The SRFN Community Blog


By the Lands Department.

April 24, 2020.

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It’s early spring, and the last of the ice on the frozen great lakes has disappeared. You walk by a pond at dusk, and you hear the songs of frogs. As an Anishinaabe of Serpent River First Nation, you know what it means; smelt fishing time!!!

Smelts are a family of small, iridescent fish – meaning that their colours are luminous and can seem to change when viewed from different angles – that can be found in North America, Europe, and Asia. There are 13 known species of Smelt throughout the world, 9 of which can be found in Canada.
The practice of harvesting fish was and continues to be an important traditional practice carried out to sustain our families. But recently, the world has been hit with a viral pandemic on a scale never seen before.


How does this impact the annual practice of smelt fishing? There are a few things to keep in mind as you consider whether or not to go smelt fishing this year: 1 – SRFN’s by-laws, and particularly the Shelter in Place order; 2 – the laws and by-laws of other communities where you might normally go smelt fishing; and 3 – Practicing of safe physical distancing.

To begin, we’ll consider SRFN’s Shelter in place order. It states that people can leave their households for essential activities, and for our purposes, we’ll consider that practicing your rights to sustain your family is essential. This means that, in SRFN, you may leave your homes to go smelt fishing.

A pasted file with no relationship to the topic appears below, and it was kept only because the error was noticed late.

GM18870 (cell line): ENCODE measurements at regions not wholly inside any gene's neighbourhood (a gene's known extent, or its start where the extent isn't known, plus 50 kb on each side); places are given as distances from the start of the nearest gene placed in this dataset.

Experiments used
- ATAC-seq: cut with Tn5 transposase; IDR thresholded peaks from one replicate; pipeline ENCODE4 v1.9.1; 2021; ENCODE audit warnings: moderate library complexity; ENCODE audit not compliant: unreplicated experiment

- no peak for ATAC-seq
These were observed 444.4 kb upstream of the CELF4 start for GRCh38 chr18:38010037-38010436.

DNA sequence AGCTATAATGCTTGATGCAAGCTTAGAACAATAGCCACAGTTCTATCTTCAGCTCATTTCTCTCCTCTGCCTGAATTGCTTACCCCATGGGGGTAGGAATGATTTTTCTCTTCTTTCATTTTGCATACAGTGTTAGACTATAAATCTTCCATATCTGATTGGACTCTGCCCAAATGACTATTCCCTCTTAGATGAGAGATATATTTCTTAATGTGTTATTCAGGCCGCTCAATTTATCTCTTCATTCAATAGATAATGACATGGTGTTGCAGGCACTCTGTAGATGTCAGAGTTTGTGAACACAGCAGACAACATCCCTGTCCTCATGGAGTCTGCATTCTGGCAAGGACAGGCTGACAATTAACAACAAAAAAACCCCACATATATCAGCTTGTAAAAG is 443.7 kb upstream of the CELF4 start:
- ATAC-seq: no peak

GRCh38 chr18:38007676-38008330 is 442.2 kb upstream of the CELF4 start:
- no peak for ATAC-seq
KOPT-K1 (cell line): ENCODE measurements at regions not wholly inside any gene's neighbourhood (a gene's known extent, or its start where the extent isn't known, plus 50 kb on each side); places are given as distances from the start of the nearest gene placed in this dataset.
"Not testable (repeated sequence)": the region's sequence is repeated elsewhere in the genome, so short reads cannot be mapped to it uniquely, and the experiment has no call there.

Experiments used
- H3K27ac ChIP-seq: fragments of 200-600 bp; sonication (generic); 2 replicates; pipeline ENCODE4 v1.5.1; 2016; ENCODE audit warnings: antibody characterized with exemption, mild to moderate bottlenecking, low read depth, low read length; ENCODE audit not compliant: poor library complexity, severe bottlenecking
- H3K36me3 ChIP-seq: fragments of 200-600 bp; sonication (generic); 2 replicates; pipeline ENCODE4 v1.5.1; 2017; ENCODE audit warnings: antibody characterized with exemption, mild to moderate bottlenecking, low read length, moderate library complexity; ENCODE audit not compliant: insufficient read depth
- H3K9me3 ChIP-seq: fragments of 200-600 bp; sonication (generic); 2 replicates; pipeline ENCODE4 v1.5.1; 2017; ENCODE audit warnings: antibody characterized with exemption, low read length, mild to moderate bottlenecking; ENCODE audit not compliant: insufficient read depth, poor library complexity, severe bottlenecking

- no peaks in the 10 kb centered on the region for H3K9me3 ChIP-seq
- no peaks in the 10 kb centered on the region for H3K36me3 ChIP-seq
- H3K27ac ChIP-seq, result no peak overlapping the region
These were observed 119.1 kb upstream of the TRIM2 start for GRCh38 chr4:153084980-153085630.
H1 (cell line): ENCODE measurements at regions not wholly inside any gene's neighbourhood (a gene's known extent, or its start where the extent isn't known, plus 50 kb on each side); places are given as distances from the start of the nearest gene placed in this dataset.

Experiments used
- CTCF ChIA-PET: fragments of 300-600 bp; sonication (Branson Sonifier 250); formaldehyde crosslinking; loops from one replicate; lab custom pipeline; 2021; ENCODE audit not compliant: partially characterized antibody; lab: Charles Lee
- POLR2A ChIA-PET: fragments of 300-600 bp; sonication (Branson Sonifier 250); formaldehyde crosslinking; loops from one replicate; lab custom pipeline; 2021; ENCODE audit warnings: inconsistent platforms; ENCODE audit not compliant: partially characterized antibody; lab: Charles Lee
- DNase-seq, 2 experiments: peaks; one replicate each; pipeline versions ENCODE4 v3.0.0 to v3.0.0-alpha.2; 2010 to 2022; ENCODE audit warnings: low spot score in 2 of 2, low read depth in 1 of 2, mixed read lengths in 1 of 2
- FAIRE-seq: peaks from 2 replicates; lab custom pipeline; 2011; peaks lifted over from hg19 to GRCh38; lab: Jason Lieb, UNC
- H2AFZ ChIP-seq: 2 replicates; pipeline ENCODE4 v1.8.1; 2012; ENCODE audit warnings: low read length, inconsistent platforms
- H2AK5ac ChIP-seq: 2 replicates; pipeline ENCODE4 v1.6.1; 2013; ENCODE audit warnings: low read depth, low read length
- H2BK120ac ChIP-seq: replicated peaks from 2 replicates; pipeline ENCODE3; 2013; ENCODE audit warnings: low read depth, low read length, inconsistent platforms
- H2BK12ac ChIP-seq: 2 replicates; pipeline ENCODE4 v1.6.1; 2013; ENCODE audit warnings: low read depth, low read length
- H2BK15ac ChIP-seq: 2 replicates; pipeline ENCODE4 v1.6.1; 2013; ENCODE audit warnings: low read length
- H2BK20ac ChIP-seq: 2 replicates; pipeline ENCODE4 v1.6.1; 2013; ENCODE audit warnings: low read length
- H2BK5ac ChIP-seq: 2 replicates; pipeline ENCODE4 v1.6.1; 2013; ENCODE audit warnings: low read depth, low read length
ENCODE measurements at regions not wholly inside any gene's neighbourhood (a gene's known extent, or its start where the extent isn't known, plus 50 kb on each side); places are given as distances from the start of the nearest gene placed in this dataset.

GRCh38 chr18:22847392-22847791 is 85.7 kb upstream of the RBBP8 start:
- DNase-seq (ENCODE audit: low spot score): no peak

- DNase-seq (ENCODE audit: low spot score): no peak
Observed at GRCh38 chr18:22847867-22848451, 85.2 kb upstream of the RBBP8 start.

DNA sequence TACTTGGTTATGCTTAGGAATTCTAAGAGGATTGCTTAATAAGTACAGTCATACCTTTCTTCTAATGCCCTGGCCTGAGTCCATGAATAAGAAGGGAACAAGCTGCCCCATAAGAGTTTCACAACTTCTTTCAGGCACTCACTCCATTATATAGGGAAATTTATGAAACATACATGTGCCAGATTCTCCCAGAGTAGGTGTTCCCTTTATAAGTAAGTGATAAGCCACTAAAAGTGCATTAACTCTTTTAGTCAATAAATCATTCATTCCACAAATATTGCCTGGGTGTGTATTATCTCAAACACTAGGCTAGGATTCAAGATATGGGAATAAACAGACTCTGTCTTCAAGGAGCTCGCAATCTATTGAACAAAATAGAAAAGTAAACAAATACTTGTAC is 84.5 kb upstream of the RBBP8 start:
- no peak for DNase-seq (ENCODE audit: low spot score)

The second thing to consider is the laws and by-laws of other communities. It’s known that some communities are either banning or are having discussions about banning smelt fishing this season. To avoid unintentionally breaking the laws or by-laws of other communities, Serpent River First Nation recommends that community members wishing to go smelt fishing should stay within the community. If you leave the community to go smelt fishing, it is your responsibility to obey all local laws and by-laws of the region in which you chose to go.

Finally, there’s the consideration of social distancing. While you may go smelt fishing with the same members of the household, you and any other members of your household must continue maintaining social distancing from people of other households who may be out smelt fishing as well. This means that if you go to your favourite spot and find you can’t reach the smelts while maintaining a distance of 2 meters from another person/household group, you will unfortunately have to either go home and try again another night, or wait until other people leave and you ARE able to reach the smelts while maintaining a distance of 2 meters from people of other households.

To summarize, you may leave your homes to go smelt fishing; Serpent River First Nation recommends that smelt fishers should stay within the community, and any who leave do so at their own risk; and any person or household who goes out smelt fishing must maintain a physical distance of 2 meters from people of other households.

Serpent River First Nation wishes all community members a safe and happy smelt fishing season!!!

Note: Remember also that these are dynamic times; things are changing rapidly, and the recommendations in this article can become outdated as Serpent River First Nation and other communities re-examine the impacts of COVID-19 on their communities, and change or update their laws and by-laws. It is your responsibility to stay up-to-date with the latest information issued by Serpent River First Nation and other relevant authorities.